I think one of the things we can say for sure is that the pandemic has accelerated the Baby Boomer’s retirement and brought forward many retirements that otherwise would have unfolded over many, many years, much more slowly, he said. I think we are seeing that the great resignation is more of a temporary phenomenon. We see people returning to the job market for a variety of reasons. One is simply that wages are finally rising and also that people have run out of stimulus money and prices are rising and that will put some people back into the job market.
Low pay for frontline or essential workers needs to be addressed before the next pandemic, some economists have said.
Gould said pay for public sector jobs, such as those in health care and education, must improve if the country prepares for future economic challenges.
We have seen this extraordinary rebound in private sector employment. Employment in the public sector, especially state and local, is still declining. We’ve seen slow progress in recent months, but it’s still declining significantly, he said. I would have hoped for more [stimulus] the money would be used to help support that occupation when the services being provided are in health care and education.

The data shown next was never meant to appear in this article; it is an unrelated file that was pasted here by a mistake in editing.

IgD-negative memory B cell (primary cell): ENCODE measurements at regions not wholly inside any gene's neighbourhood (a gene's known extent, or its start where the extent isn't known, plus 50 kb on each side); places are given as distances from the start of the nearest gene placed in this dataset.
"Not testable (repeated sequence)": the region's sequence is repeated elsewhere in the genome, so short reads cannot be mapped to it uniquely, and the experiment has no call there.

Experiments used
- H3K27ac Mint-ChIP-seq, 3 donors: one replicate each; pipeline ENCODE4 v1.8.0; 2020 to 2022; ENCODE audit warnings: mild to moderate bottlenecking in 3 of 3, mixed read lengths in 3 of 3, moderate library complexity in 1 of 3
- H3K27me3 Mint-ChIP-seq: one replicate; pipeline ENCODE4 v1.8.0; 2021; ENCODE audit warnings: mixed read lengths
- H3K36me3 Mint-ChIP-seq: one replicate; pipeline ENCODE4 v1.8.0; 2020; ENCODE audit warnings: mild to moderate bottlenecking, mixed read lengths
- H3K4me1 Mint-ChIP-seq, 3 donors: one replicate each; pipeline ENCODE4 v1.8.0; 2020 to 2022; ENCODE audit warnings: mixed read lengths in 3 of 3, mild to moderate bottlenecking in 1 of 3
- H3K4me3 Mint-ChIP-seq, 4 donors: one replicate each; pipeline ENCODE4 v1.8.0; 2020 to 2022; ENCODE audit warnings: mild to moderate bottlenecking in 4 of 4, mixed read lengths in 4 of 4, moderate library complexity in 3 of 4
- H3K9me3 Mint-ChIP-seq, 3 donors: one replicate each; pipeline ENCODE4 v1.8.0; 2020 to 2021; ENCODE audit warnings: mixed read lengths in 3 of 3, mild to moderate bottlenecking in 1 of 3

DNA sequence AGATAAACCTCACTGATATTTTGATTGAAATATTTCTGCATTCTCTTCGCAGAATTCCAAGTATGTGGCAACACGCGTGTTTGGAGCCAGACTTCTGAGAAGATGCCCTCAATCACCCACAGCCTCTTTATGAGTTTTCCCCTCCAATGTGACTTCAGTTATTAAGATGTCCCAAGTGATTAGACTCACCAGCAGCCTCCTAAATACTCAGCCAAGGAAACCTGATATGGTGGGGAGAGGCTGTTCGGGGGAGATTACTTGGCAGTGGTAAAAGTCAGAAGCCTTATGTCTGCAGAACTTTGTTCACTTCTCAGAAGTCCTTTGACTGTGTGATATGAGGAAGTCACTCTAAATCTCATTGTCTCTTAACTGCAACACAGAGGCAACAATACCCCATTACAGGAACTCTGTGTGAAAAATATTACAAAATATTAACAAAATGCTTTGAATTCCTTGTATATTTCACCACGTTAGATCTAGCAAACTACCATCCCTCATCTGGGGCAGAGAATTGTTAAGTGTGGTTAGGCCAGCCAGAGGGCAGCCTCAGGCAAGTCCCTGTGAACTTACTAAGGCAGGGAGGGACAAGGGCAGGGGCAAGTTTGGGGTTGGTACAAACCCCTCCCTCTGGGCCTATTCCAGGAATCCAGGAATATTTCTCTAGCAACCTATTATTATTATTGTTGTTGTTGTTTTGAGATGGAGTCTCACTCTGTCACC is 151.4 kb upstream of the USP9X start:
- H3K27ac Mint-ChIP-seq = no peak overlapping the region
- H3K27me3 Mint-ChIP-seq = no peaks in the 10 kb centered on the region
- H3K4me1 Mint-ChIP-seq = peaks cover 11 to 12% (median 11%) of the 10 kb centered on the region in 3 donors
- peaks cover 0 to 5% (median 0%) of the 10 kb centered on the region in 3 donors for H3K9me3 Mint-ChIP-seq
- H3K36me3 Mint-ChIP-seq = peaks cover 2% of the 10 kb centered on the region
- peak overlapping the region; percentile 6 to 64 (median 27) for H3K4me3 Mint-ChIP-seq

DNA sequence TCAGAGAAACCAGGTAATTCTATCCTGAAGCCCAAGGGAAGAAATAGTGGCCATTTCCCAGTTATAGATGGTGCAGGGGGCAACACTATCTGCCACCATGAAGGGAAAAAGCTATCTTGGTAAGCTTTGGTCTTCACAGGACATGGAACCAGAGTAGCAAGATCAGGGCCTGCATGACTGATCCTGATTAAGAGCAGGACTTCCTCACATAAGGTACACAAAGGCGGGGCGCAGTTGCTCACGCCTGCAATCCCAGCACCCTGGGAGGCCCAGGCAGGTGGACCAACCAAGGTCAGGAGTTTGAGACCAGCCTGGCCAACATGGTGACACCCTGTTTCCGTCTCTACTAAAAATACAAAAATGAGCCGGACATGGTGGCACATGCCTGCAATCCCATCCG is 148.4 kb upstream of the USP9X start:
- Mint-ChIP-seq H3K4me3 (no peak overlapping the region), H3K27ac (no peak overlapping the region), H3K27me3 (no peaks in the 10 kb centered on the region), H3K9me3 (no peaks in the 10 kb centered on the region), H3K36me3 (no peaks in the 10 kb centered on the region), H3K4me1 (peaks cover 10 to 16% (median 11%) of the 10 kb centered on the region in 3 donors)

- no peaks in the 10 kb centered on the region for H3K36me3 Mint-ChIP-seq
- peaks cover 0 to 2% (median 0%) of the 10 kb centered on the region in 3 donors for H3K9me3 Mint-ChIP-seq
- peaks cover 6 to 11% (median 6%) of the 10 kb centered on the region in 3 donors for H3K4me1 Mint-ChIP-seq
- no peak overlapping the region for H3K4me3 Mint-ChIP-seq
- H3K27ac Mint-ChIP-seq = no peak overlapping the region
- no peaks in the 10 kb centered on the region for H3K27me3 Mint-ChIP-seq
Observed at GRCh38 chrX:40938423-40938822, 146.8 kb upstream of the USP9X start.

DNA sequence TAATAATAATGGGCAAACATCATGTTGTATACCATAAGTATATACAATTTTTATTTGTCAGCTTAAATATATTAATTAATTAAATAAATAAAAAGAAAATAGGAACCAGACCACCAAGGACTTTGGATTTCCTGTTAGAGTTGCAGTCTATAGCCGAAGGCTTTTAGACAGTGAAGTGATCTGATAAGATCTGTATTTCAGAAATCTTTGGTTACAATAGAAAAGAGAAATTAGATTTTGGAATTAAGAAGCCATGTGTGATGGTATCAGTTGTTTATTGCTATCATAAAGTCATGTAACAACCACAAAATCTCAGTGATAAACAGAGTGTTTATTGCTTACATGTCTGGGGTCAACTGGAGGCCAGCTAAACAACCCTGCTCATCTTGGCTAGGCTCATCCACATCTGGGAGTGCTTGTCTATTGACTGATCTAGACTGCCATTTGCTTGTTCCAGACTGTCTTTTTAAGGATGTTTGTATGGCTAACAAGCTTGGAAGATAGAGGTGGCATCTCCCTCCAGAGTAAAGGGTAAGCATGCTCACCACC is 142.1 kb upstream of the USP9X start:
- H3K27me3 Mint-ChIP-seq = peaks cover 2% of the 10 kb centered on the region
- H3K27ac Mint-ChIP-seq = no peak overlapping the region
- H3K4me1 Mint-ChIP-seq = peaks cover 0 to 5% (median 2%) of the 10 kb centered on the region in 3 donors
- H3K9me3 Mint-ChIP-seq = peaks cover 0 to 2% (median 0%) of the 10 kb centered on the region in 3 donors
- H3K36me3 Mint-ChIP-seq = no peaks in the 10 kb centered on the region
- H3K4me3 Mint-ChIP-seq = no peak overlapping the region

Child care is also a big deal, said Owens, of Groundwork.
Between December 2019 and March 2021, some 9,000 day care centers were closed, he said. The shortage of childcare workers will need to be addressed and that will only be addressed by improving those jobs. You will have to pay childcare workers more. We will be weaker during the next pandemic because we have not solved this childcare problem.
The question of how COVID-19 illnesses will affect the workforce is still being researched and will take time to understand, economists say. Sixteen million people of working age have Long COVID, according to a 2022 report from the Brookings Institution.
I think it will be a while before anyone really understands how long COVID and changing people’s health and generally people’s feelings about public health and their own health have been changing the workforce, Bauer said .
Looking ahead to the next crisis
Is the US prepared for the next pandemic or the next recession? The country is better prepared for remote work and unemployment insurance won’t stop people from joining the workforce, some economists say. Policy makers have also shown they can mobilize quickly on vaccine rollouts.